Five Reasons Starbucks Will Do Well in Vietnam
Bloomberg Business Week published an article yesterday about Starbucks’ long-awaited entrance to Vietnam. Overall, I believe the author underestimates the potential impact of Starbucks on the market.
I think Starbucks is uniquely positioned to do quite well in Vietnam for five reasons:
- Product Quality and Consistency - Many people in the West have legitimate qualms with the quality and roast of Starbucks’ beans, but both surpass the predominantly low-quality robusta blends currently available in Vietnam. I am a fan of Oriberry’s arabica roast, and I enjoy a dark Trung Nguyen drip with sweet milk, but neither are my go-to cup of coffee. The article does raise a good question regarding whether the Vietnamese palate will take to Starbucks’ products. Based on my observations at Coffee Bean and Tea Leaf and Joma Bakery Cafe, I think Starbucks will do fine with its sweeter espresso-based drinks (i.e. frappuccino, refreshers) for the general public. People who have traveled abroad or are interested in Western-style roasts/coffee will be enticed by Starbucks’ offerings.
- Service Quality and Consistency – Visit Highlands, Coffee Bean and Tea Leaf and Gloria Jeans – service ranges from mediocre to abysmal across the board. Outside of the major hotels (which typically dominate barista contests in Vietnam), only Highlands has a strong barista training unit. Via its management philosophy, machinery, backend systems (e.g. process flow management) and training , I expect Starbucks have excellent front-end staff and baristas that deliver high quality, consistent cups of coffee.
- Brand Perception and Philosophy – As evidenced in the picture above, the Starbucks logo has already found its way around the country – those Vietnamese that have traveled abroad, from my experience, certainly know Starbucks as a place for good coffee, wifi and conversation. I expect the formidable Starbucks marketing machine to articulate the quality of its beans and baristas that contribute to each cup of coffee. As it did in the USA, its brand will seek to educate customers as to why their coffee is worth a multiple of other offerings and build a position as a high-end coffee shop. Its responsible profile, reputation as a good place to work, and “third-place” ethos will earn it points amongst young Vietnamese.
- Human Resources Management and Strategy - The company is very mindful of how it trains, treats, rewards and retains its employees. Starbucks’ brand name, C&B package, training opportunities, and diverse career opportunities are likely to be unmatched by competitors. Attracting and retaining talent is tough in Vietnam – most establishments open well and the quality falls dramatically after six-months (Coffee Bean and Tea Leaf is a prime example).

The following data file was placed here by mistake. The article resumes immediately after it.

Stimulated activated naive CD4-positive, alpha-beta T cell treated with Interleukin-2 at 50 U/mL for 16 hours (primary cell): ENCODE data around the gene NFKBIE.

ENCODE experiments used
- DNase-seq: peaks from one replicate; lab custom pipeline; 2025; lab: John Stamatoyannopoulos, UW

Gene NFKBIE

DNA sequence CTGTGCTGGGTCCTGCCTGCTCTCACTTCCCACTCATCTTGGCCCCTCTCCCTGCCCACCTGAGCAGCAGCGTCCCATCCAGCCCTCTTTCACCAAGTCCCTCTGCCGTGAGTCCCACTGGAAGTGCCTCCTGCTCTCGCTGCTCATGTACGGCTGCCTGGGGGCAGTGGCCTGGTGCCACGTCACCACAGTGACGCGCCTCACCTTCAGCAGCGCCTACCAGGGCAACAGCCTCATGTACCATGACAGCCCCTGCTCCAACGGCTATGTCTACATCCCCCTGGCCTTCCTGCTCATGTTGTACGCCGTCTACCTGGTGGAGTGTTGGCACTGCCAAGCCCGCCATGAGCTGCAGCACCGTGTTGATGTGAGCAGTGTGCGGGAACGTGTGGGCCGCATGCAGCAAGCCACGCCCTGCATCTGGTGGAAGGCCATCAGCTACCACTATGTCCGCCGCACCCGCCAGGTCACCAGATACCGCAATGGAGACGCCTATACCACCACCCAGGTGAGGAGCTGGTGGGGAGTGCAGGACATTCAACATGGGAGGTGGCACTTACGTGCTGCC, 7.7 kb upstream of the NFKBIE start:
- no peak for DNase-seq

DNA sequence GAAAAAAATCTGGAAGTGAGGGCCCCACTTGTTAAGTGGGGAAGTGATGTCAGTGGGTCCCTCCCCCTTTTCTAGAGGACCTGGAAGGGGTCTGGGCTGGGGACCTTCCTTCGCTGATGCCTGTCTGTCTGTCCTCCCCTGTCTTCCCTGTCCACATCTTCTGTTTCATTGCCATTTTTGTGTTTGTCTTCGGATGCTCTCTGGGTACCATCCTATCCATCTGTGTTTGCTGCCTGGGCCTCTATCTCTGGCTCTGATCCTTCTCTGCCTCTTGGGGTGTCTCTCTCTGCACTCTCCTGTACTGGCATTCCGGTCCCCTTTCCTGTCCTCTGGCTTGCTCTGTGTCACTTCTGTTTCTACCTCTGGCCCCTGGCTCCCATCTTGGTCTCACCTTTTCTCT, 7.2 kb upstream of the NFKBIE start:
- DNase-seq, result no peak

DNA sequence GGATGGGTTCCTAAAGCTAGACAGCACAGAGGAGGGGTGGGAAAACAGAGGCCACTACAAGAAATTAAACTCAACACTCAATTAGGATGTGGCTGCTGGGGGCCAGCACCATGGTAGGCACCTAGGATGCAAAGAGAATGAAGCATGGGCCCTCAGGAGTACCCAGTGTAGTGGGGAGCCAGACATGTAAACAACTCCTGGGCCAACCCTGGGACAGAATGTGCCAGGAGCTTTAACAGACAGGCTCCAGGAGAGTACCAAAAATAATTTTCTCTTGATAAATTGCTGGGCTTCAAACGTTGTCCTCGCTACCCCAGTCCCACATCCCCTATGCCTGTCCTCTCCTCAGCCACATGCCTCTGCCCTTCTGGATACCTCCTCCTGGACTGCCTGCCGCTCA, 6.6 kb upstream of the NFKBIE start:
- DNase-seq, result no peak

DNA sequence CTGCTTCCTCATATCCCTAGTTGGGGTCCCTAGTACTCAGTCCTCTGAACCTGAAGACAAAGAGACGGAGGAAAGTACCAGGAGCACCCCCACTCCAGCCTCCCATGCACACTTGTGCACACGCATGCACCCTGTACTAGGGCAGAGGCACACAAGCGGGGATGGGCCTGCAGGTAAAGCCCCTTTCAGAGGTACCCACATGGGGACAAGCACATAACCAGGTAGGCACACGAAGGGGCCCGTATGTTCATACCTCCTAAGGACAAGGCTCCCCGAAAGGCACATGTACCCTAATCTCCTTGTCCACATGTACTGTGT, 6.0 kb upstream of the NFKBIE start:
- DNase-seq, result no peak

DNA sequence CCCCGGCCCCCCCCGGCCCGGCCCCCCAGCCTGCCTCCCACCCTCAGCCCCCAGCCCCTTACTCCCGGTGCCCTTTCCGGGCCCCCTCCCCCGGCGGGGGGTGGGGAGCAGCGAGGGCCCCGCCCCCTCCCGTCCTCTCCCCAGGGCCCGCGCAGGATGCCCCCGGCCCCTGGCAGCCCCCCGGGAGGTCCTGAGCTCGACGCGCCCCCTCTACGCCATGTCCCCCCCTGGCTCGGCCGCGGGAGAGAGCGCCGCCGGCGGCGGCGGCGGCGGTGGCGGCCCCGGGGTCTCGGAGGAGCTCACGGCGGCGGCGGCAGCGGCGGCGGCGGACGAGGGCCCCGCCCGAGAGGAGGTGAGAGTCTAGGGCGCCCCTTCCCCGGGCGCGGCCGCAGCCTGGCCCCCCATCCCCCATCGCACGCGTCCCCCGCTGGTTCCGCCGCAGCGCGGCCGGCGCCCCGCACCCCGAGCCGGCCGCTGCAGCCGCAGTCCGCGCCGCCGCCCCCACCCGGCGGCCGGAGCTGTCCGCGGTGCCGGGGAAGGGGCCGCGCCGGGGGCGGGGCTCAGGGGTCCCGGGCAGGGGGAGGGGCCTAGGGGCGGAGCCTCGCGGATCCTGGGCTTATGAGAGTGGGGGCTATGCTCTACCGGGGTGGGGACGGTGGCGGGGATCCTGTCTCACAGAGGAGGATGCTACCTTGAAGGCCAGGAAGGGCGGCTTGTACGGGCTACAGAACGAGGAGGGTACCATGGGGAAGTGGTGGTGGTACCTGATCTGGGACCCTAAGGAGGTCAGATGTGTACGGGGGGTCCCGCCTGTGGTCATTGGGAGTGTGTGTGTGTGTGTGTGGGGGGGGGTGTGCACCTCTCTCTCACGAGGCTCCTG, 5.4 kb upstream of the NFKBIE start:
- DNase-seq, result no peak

- Weakness of Direct Competitors – Anecdotally, Highlands has suffered from infighting amongst its numerous shareholders and severe financial difficulties. Coffee Bean and Tea Leaf has opened a high number of outlets in a short period of time, but the quality is generally poor and products overpriced. Gloria Jeans exploded into Vietnam, but has since closed nearly all of its outlets in the country. Trung Nguyen is an institution in Vietnam and relies heavily on wholesale/export business – I do not think Starbucks will eat away too much of its core business.
Starbucks competitors that rely solely on revenue from espresso-based and craft drinks (particularly Coffee Bean and Tea Leaf, Highlands Coffee, Illy, and Gloria Jeans) will bear the brunt of Starbucks’ entry to Vietnam. I believe that organizations with a diverse mix of complementary products (e.g. quality food), an established brand, and a compelling philosophy will not be as adversely affected. In fact, with Starbucks as a basis for comparison, consumers will be able to better appreciate the differences in price, product mix, and mission/vision of existing establishments.
My next question – When and how will Costa Coffee enter the Vietnamese market after its explosive growth in China? Or, perhaps more telling, why did it open a shop in Phnom Penh before Vietnam?
Update February 2 - Thanks for the comments, Don and Khamg! The first customer comments included in this Bangkok Post article display a muted response to Starbucks’ coffee offerings. We’ll see how things develop and if they stick to their current position as an arabica alternative or if they start to offer stronger alternatives similar to other VN cafes. Based on their willingness to innovate and iterate on employee feedback in China (rice-based food products/treats) and Japan (Green Tea latte), I think they will offer an entry point product (e.g. a stronger roast) that serve as an introduction to their other lines.
Update May 19 - According to the Wall Street Journal, looks like sales at Starbucks’ HCMC flagship at “exceeding expectations.”